Sunday, July 5, 2015

England Vacation - Journal - Part 4 - Paignton Zoo

June 3rd, 2015



We went to Paignton Zoo today.  The last time I was here was on a visit to see my parents when our son was seven years' old in 1986.  He loved the zoo even back then.  It was much smaller in those days and I was delighted to see the changes as it has grown enormously.  All the enclosures were very large with plenty of room for the animals to roam, and all the animals seemed happy and very comfortable.  You just left feeling so good about the place.  You can click here to get to their website.  

Here is what I read on line.

"Paignton Zoo Environment Park is a zoo in Paignton, Devon, England.  The zoo is part of South West Environmental Parks Ltd. which is owned by the Whitley Wildlife Conservation Trust (WWCT).  It is a combined zoo and botanic garden that welcomes over half a million visitors a year.  WWCT also runs Living Coasts in Torquay and Newquay Zoo in Cornwall.  All three are registered charities.

Paignton Zoo has a collection of about 2,000 animals representing 300 species.  It also cultivates about 1,600 different specials of plants.  It currently employs over 100 permanent staff and an additional 120 seasonally.  A registered educational and scientific charity, Paignton Zoo is committed to the highest standard of animal husbandry and welfare, to scientific research, education and the breeding and conservation of rare and endangered animal and plant species."



This is Herbert.  The artist is Sue Misselbrook.  The marker next to him read, "The sculpture formed part of a trail of 30 life-size sculptures that were placed on the streets of South Devon during the summer of 2013, as part of a world class public art event.

After the event many of the sculptures were auctioned, with the proceeds going to the Cross River Gorilla Project."

I have seen similar art sculptures of various animals and marine life on my travels around the U.S.  They always brighten a place up and Herbert was certainly a very welcoming feature as you entered the zoo.

I fell in love with these little guys.  They are Pygmy Marmosets. My favorite was the one of this little guy peering from the edge of the window, as interested in this human species as I was in him.  He was probably saying, they look just like us except not as good looking with no fur!



"Pygmy Marmosets are a type of primate that is best known as the smallest monkey in the world.  It can be found in Brazil, Peru, Columbia and Ecuador.  They live in dense, tropical rainforests, lowland forests and areas that are flooded for more than three months during the year."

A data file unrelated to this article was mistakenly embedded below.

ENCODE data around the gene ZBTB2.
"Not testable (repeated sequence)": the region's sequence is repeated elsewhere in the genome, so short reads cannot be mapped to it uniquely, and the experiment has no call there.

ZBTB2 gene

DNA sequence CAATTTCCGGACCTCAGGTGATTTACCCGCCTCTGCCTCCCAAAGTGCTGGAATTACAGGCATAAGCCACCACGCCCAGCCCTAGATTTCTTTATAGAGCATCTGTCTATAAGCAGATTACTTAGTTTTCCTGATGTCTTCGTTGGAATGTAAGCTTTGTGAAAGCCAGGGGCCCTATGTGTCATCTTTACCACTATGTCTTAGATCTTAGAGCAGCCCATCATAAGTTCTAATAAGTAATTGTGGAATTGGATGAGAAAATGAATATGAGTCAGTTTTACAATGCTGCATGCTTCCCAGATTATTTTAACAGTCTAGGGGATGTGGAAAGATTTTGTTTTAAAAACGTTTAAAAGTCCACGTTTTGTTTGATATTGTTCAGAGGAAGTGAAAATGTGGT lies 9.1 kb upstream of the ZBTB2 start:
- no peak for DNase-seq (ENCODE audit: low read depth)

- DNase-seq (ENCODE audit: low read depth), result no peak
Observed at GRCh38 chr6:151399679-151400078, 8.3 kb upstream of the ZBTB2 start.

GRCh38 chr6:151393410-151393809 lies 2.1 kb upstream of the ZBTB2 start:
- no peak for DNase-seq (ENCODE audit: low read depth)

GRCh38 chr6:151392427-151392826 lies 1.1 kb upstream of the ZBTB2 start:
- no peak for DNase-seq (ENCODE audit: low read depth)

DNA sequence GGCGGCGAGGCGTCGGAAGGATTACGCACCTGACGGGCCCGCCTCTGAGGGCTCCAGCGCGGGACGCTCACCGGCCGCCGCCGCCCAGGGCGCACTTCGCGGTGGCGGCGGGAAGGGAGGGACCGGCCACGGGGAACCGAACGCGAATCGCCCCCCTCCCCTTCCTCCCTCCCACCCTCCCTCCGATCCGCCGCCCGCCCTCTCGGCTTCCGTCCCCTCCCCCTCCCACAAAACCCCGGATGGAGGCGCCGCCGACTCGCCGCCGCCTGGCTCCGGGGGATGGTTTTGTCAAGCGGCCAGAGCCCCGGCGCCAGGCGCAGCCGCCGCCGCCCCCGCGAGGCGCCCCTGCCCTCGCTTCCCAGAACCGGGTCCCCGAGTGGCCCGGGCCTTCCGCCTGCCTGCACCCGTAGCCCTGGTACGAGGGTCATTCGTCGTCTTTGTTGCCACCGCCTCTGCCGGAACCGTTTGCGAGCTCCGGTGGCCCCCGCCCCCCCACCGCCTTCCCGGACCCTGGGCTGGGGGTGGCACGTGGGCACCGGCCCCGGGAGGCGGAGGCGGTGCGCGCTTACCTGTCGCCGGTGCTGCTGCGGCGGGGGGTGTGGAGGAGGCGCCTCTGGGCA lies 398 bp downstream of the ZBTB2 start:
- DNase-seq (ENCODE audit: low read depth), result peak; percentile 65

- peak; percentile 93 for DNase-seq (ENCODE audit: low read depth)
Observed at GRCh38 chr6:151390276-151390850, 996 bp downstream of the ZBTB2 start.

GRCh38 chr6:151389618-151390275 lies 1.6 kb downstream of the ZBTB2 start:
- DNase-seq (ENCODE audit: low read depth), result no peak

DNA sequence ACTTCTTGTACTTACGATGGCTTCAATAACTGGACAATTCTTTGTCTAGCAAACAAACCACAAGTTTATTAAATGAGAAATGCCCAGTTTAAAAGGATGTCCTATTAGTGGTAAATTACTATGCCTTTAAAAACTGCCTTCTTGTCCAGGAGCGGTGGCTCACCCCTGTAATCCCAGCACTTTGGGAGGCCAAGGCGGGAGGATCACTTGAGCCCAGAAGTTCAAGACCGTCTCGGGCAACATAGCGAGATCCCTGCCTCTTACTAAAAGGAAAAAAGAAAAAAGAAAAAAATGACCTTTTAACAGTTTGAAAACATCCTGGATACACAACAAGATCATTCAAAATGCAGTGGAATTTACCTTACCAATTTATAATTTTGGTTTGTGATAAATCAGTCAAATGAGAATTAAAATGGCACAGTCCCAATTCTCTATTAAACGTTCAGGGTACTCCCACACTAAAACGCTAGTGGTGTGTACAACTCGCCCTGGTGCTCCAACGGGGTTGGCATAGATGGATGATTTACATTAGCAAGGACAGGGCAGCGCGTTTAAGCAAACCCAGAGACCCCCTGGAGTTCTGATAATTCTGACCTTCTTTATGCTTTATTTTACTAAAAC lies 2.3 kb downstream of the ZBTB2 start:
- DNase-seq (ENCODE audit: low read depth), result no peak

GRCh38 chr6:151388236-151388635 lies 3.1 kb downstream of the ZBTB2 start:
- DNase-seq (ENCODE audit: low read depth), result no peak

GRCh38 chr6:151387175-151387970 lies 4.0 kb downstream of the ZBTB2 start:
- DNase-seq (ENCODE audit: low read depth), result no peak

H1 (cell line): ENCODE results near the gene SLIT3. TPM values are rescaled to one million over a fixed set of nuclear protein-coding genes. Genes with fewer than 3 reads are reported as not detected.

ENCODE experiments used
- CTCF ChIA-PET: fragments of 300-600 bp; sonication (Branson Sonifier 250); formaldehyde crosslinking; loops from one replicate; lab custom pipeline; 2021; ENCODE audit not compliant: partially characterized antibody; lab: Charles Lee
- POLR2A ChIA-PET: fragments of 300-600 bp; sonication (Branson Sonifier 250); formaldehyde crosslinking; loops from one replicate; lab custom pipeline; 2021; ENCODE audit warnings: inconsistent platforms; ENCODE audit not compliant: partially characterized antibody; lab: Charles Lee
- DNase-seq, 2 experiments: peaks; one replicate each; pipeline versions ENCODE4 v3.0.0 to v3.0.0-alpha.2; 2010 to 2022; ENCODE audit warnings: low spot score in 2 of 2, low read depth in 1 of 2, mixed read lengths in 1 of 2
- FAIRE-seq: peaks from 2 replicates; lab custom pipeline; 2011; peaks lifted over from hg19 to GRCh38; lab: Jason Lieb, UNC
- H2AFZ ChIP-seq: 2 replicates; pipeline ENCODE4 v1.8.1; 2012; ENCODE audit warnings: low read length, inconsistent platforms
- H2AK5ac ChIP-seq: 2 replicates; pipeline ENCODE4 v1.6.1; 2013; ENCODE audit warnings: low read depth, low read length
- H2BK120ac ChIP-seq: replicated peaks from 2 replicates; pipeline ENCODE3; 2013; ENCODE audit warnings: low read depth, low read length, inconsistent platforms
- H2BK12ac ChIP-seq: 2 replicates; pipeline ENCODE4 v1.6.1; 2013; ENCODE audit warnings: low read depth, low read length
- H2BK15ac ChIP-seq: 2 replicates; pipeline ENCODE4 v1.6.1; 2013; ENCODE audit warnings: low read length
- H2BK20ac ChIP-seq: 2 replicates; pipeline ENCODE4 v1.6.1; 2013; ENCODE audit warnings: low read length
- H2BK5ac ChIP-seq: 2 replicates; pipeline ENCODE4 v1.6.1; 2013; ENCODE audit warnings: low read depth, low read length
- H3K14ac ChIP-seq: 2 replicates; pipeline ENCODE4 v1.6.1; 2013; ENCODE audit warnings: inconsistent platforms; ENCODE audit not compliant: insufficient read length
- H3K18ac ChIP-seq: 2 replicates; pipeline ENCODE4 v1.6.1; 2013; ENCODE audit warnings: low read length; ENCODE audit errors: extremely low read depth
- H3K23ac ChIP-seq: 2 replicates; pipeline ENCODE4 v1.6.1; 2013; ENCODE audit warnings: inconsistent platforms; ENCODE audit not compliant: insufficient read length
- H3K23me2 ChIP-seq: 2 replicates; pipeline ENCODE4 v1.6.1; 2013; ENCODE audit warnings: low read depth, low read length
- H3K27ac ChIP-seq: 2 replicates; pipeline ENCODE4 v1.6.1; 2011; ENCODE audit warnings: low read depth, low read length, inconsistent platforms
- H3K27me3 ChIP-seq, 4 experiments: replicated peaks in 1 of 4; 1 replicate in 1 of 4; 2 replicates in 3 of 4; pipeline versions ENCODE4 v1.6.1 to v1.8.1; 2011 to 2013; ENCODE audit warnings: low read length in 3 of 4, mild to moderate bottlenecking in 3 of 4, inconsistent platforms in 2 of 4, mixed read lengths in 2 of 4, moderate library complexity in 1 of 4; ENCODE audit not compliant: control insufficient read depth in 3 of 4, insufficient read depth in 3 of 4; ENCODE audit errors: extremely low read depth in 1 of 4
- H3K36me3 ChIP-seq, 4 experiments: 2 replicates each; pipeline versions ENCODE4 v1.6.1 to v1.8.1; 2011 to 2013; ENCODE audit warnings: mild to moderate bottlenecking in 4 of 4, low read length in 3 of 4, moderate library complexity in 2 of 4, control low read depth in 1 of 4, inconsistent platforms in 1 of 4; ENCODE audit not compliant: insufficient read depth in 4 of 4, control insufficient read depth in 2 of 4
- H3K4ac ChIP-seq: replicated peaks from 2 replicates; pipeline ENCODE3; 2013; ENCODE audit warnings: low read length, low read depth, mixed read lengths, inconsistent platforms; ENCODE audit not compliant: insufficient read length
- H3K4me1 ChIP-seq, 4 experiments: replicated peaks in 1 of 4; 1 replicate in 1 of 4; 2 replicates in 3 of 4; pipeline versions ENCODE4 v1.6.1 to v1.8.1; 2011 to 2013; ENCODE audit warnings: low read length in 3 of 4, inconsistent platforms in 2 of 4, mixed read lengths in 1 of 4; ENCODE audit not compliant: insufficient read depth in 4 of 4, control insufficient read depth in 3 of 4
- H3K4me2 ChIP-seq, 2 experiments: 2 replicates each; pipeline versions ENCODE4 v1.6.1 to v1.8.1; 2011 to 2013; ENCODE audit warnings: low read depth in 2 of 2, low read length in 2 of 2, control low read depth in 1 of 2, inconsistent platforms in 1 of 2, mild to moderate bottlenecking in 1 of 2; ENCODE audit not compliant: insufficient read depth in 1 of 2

There were other monkeys, larger ones, like these Baboons.  Extraordinary animals.  Baboons are some of the world's largest monkeys.  There are five species of baboon - olive, yellow, chacman, Guinea and hamadryas - and are scattered across various habitats in Africa and Arabia.  The baboon, like other Old World monkeys, does not have a prehensile (gripping) tail, but it is still able to climb when necessary.


The youngsters that we saw can be described as mischievous little children.


There was a baby giraffe, not very old at all.


Handsome fellows like this one, the Kafue Flats Lechwe.   He is a magnificent looking, fleet of foot antelope native to Africa and found in Botswana, Zambia and southeastern areas of the Democratic Republic of the Congo, Namibia and eastern Angola.  It lives exclusively in marshy areas where it will wade knee-deep into water in order to feed on aquatic plants.


He was also in the same area as the ostrich and zebras, accompanied also by several wild rabbits running around.

  
This particular animal is called the Hartmann's mountain zebra and is a subspecies of the mountain zebra found in south-western Angola and western Namibia.  Harmann's mountain zebras prefer to live in small groups of seven to twelve individuals.


A couple of the ostriches had red head and necks, something I haven't noticed before.


The ostrich, or common ostrich, is either one of two species of large, flightless birds native to Africa.  They live in grasslands and arid lands.  It is the largest living bird though is too big to fly, and can run up to 44 mph.  It is the fastest creature on two legs.  And those legs?  When they kick out in defense, they can kill a human or even a lion or other predatory animal.  When a female lays an egg, it is the largest laid by any bird and is equivalent to 40 hens' eggs.


There were peacocks everywhere, and as mentioned in my previous post, they were strutting around, well, like peacocks.  

We stopped for a bite to eat mid-day at the zoo's main restaurant.  We all ordered the jacket potato choosing various toppings.  Our niece and her Uncle Gregg had the mushrooms in sauce, our nephew had chili and I had baked beans and grated cheese on mine.  It all arrived hot and very yummy, and no photos this time.

I will have more photos from the zoo in another post.  

My other posts you can click on the links below.

In case you miss vacation posts I will be adding a link to the previous ones.

Part 1 here.

Part 2 here.
Part 3 here.

(To all the hosts of the memes I love to participate in, I will posting my journal for a while but will be back joining in once these are over with.)